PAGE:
Updated: Apr 20, 2022
Those who live according to the flesh have their minds set on what the flesh desires, but those who live in accordance with the Spirit have their minds on what the Spirit desires. (Romans 8:5 NIV)
I struggle a lot with mental conflict. It is not at all uncommon for me to agonize over something or get worked up for seemingly no reason at all. Most often this is the result of approaching something with the wrong state of mind. While I can usually keep outbursts to a minimum, the anguish or frustration I feel is nonetheless counterproductive and disturbing to anyone who may be around me.
Even simple things in life can be misconstrued with the wrong mentality. I am a die-hard Mariners fan, and with their unexpected playoff push (which realistically has grown very dim at this writing), I can get charged up easily while watching games if I do not remind myself beforehand that it is only a game. Similarly, while I like most types of movies, I might find myself unable to watch if I am in the wrong mood. (If you want an infamous case in point, ask me about Moulin Rouge.)
With everything going on in the world right now, it is easy to be overcome by disbelief, frustration and anger. In so doing, our first reaction is all too often to assign blame somewhere, and want to see that party held accountable for the negative results some action(s) of theirs has somehow brought about. Why is it seemingly so hard so seek God first? In the face of mass suffering and death from COVID-19, natural disasters and events abroad, why does our human nature so often demand tangible answers and justice over trusting in the Holy Spirit to work through them toward resolution and helping others?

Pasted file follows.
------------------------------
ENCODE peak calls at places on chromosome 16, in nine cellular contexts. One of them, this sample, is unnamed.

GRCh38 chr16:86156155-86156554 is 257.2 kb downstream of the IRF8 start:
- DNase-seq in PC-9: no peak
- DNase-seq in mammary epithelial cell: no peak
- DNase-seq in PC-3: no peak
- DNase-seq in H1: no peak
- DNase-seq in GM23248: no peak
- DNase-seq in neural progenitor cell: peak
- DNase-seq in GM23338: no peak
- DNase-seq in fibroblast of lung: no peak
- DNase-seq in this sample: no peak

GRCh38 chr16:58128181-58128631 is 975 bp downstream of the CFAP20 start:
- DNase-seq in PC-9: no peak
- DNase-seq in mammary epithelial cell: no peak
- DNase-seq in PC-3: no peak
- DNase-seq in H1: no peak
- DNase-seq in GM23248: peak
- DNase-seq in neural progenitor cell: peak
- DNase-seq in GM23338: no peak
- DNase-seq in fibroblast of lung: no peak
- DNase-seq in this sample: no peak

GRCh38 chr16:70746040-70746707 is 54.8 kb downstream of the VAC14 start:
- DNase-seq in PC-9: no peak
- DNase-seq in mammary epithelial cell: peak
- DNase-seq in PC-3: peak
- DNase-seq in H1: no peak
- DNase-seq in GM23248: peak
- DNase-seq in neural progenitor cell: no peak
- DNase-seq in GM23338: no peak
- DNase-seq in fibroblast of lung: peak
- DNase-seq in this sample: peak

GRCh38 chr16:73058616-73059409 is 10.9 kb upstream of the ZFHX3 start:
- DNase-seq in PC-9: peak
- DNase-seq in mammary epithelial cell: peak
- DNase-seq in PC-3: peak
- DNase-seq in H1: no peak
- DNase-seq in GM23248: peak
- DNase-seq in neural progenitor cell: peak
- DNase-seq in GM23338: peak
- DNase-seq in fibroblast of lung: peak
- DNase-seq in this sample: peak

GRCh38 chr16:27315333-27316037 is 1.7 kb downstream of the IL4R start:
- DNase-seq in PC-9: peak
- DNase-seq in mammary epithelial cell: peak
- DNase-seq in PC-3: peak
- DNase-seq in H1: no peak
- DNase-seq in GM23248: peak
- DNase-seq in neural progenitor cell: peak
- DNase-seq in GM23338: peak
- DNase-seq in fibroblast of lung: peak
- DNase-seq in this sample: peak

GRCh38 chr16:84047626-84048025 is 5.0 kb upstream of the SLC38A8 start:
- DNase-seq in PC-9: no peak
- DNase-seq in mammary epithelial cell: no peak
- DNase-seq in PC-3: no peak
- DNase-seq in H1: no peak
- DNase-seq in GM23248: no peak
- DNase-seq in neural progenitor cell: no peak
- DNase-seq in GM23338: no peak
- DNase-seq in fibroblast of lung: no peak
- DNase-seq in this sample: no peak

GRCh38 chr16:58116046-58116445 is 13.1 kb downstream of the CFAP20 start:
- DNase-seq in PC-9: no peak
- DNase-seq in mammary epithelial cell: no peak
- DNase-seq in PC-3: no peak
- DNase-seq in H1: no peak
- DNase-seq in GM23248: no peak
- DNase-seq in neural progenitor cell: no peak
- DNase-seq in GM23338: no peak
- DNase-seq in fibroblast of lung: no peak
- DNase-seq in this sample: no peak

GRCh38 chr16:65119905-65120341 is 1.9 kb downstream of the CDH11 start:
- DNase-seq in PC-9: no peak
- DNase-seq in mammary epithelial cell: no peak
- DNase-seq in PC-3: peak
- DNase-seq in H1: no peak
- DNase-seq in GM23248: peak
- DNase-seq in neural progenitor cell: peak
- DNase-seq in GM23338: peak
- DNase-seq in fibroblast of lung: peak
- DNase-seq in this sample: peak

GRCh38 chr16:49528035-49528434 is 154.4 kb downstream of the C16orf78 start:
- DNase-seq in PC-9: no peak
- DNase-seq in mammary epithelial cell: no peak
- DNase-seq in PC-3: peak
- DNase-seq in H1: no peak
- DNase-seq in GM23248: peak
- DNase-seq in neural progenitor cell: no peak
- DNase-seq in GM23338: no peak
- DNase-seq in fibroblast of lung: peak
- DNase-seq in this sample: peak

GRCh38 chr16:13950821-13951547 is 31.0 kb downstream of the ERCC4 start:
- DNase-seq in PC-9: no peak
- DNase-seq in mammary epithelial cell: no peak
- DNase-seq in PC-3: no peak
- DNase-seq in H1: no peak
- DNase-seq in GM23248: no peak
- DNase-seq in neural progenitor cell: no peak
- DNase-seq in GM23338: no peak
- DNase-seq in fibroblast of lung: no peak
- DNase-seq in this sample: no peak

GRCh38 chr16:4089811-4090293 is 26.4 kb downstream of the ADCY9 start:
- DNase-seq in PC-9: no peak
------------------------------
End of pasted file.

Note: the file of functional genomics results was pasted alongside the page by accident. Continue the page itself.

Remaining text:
This too is a matter of approach with the right state of mind. Regardless of the surrounding life circumstances, approaching God requires surrendering our minds to Him and allowing Him to fill us with His presence, speak to us and direct us. Without some degree of relaxation and preparation, we cannot be fully diverted from our distractions, which to say the least, is problematic. It is very difficult, if not downright impossible, to truly accept a calling or absorb the full impact and meaning of scripture if we are still half focused on the latest political debate on school or foreign policy!
I find myself distracted all the time, and admittedly do not spend nearly as much time seeking God as I should, which probably explains at least a good portion of the negative rants I have to myself. In order to enter the right mindset to focus on God, I often have to remind myself of a few things:
We actually have to make the effort. God is always there to guide and provide for us, but we have to take the action of looking for and calling out to Him. Jesus didn’t say, “I am the bread of life. I feed everyone and no one goes hungry.” He said, “I am the bread of life. Whoever comes to me will never go hungry” (John 6:35 NIV). The action is up to us. This is true with all of the I AM’s except “I am the good shepherd.” Only here does Jesus place the action on Himself, saying “The good shepherd lays down his life for the sheep” (John 10:11 NIV).
God is the one true judge. If we judge ourselves or others as we are so quickly and often apt to do, we are only harming ourselves by adding to the negative atmosphere. Jesus said it Himself – “Do not judge, or you too will be judged” (Matthew 7:1 NIV). I admittedly forget this myself far too often – and no doubt the planks hurt my eyes.
People in the Bible are the exceptions, not the rule. It is all too easy to think that we cannot possibly duplicate the ways of those mentioned in the Bible who had a positive encounter with Jesus. But these people are written examples because they had extreme circumstances. Not everybody can do what Peter or Paul did, but thankfully we probably won’t have to. Like countless others before us, we can live in Christ by simply acknowledging and accepting Him, and letting ourselves by guided by scripture and His spirit. This after all reflects our mission statement at Creekside – to be ordinary people living the extraordinary way of Christ.
It can all be summed up by one of my favorite verses, Matthew 6:33: “But seek first His kingdom and His righteousness.” Even in these times, is that really so difficult?